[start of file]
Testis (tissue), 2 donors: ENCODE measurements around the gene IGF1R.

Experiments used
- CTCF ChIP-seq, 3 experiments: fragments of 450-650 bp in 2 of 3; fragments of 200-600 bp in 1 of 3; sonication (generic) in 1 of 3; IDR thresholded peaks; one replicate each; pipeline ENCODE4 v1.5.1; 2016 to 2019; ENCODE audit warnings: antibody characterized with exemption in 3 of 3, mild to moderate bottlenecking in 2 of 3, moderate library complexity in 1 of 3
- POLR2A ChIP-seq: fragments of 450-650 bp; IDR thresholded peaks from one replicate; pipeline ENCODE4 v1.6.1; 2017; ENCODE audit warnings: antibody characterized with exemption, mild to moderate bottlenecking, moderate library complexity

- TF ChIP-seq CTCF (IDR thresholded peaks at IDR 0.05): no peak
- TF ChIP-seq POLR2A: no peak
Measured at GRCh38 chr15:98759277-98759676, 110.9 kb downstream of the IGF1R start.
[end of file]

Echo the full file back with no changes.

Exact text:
Testis (tissue), 2 donors: ENCODE measurements around the gene IGF1R.

Experiments used
- CTCF ChIP-seq, 3 experiments: fragments of 450-650 bp in 2 of 3; fragments of 200-600 bp in 1 of 3; sonication (generic) in 1 of 3; IDR thresholded peaks; one replicate each; pipeline ENCODE4 v1.5.1; 2016 to 2019; ENCODE audit warnings: antibody characterized with exemption in 3 of 3, mild to moderate bottlenecking in 2 of 3, moderate library complexity in 1 of 3
- POLR2A ChIP-seq: fragments of 450-650 bp; IDR thresholded peaks from one replicate; pipeline ENCODE4 v1.6.1; 2017; ENCODE audit warnings: antibody characterized with exemption, mild to moderate bottlenecking, moderate library complexity

- TF ChIP-seq CTCF (IDR thresholded peaks at IDR 0.05): no peak
- TF ChIP-seq POLR2A: no peak
Measured at GRCh38 chr15:98759277-98759676, 110.9 kb downstream of the IGF1R start.